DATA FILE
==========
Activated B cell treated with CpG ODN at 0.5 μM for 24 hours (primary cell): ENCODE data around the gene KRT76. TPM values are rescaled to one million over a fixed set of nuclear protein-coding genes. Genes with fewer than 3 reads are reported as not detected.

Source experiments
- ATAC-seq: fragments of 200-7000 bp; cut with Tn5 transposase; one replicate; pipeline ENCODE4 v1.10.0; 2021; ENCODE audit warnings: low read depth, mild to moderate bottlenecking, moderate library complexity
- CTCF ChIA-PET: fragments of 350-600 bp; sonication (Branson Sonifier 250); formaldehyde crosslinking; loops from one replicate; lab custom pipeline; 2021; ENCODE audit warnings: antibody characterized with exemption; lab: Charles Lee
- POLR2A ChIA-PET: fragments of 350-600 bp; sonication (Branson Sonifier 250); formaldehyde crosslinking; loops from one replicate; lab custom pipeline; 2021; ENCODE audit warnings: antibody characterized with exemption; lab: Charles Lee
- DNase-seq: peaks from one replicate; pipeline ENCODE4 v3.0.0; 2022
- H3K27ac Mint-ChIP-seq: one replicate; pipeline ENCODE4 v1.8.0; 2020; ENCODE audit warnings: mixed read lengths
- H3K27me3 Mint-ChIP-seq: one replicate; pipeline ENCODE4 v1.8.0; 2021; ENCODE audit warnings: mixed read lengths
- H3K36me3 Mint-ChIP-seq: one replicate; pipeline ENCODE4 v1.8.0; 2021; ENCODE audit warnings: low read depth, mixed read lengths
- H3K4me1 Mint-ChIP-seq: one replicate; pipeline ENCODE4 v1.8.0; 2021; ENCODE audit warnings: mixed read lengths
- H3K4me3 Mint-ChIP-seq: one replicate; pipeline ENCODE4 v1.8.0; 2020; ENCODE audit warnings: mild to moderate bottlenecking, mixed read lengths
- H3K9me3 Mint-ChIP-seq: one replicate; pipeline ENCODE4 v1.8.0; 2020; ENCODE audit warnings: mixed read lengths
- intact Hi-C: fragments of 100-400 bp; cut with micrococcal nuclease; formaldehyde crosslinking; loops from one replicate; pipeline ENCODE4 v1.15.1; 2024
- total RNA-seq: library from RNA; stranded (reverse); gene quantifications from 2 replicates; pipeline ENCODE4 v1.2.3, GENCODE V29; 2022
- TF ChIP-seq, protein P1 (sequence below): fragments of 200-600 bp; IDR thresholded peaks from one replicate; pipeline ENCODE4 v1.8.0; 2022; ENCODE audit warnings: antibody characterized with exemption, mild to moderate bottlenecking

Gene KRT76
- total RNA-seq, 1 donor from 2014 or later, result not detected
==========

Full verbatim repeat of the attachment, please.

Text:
Activated B cell treated with CpG ODN at 0.5 μM for 24 hours (primary cell): ENCODE data around the gene KRT76. TPM values are rescaled to one million over a fixed set of nuclear protein-coding genes. Genes with fewer than 3 reads are reported as not detected.

Source experiments
- ATAC-seq: fragments of 200-7000 bp; cut with Tn5 transposase; one replicate; pipeline ENCODE4 v1.10.0; 2021; ENCODE audit warnings: low read depth, mild to moderate bottlenecking, moderate library complexity
- CTCF ChIA-PET: fragments of 350-600 bp; sonication (Branson Sonifier 250); formaldehyde crosslinking; loops from one replicate; lab custom pipeline; 2021; ENCODE audit warnings: antibody characterized with exemption; lab: Charles Lee
- POLR2A ChIA-PET: fragments of 350-600 bp; sonication (Branson Sonifier 250); formaldehyde crosslinking; loops from one replicate; lab custom pipeline; 2021; ENCODE audit warnings: antibody characterized with exemption; lab: Charles Lee
- DNase-seq: peaks from one replicate; pipeline ENCODE4 v3.0.0; 2022
- H3K27ac Mint-ChIP-seq: one replicate; pipeline ENCODE4 v1.8.0; 2020; ENCODE audit warnings: mixed read lengths
- H3K27me3 Mint-ChIP-seq: one replicate; pipeline ENCODE4 v1.8.0; 2021; ENCODE audit warnings: mixed read lengths
- H3K36me3 Mint-ChIP-seq: one replicate; pipeline ENCODE4 v1.8.0; 2021; ENCODE audit warnings: low read depth, mixed read lengths
- H3K4me1 Mint-ChIP-seq: one replicate; pipeline ENCODE4 v1.8.0; 2021; ENCODE audit warnings: mixed read lengths
- H3K4me3 Mint-ChIP-seq: one replicate; pipeline ENCODE4 v1.8.0; 2020; ENCODE audit warnings: mild to moderate bottlenecking, mixed read lengths
- H3K9me3 Mint-ChIP-seq: one replicate; pipeline ENCODE4 v1.8.0; 2020; ENCODE audit warnings: mixed read lengths
- intact Hi-C: fragments of 100-400 bp; cut with micrococcal nuclease; formaldehyde crosslinking; loops from one replicate; pipeline ENCODE4 v1.15.1; 2024
- total RNA-seq: library from RNA; stranded (reverse); gene quantifications from 2 replicates; pipeline ENCODE4 v1.2.3, GENCODE V29; 2022
- TF ChIP-seq, protein P1 (sequence below): fragments of 200-600 bp; IDR thresholded peaks from one replicate; pipeline ENCODE4 v1.8.0; 2022; ENCODE audit warnings: antibody characterized with exemption, mild to moderate bottlenecking

Gene KRT76
- total RNA-seq, 1 donor from 2014 or later, result not detected